The domestic worker may also store overtime in a time bank. (See factsheet: Hours of Work and Overtime.)
E) Payroll requirements
Employers must pay wages at least twice every month, within eight days after the end of a pay period. Wages can be paid by cash, cheque, money order or, with the employee's consent, by direct deposit to the employee‘s bank account.
On every pay day, the employer must provide a wage statement stating the hours worked, the wage rate, gross and net wages, deductions, and any overtime, statutory holiday or vacation pay paid. If there has been no change from the previous pay period, no wage statement need be provided.
If payment is made by cash, the employer should obtain a receipt.
Employers must keep payroll records including:
- Employee’s name and date of birth;
- Date the employee started work;
- Wage rate;
- Hours worked on each day;
- Amount and type of benefits;
- Gross and net wages;
- Amount and purpose of each deduction;
- Dates statutory holidays were taken, and the amount of pay earned;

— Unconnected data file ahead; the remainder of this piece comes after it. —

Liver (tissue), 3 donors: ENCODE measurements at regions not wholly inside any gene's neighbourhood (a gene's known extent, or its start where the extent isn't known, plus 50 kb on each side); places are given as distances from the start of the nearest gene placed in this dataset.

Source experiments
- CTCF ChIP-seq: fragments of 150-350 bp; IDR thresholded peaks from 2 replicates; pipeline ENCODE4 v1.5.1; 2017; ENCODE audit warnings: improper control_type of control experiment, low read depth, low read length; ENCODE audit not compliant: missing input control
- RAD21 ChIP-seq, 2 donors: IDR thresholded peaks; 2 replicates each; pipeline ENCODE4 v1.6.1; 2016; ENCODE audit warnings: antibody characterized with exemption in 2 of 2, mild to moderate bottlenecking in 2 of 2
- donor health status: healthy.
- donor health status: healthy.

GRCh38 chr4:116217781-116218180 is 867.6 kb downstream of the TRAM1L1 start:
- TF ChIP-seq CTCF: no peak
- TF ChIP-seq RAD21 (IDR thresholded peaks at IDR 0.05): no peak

- Dates of annual vacation, and the amount of vacation pay earned.
These records must be kept in English at the employer’s residence for two years after the domestic worker’s employment ends.
A deduction is any amount of money taken by an employer from wages owed to an employee. The employee must give written authorization for all deductions other than income tax, Employment Insurance (EI) premiums and Canada Pension Plan (CPP) contributions.
Deductions must benefit the employee. Costs of doing business cannot be passed on to an employee.
G) Room and board
Room and board may be charged if it is not prohibited by federal requirements. The employer and domestic worker must agree on the amount charged for room and board, which cannot be more than $325/month. If room and board will be deducted from the employee’s pay, the employee must first agree in writing.
H) Holidays and vacation pay
There are nine statutory holidays in BC. An employee who has been employed for 30 calendar days, and has worked 15 of the 30 days preceding the holiday, is entitled to statutory holiday pay. (See factsheet: Statutory Holidays.)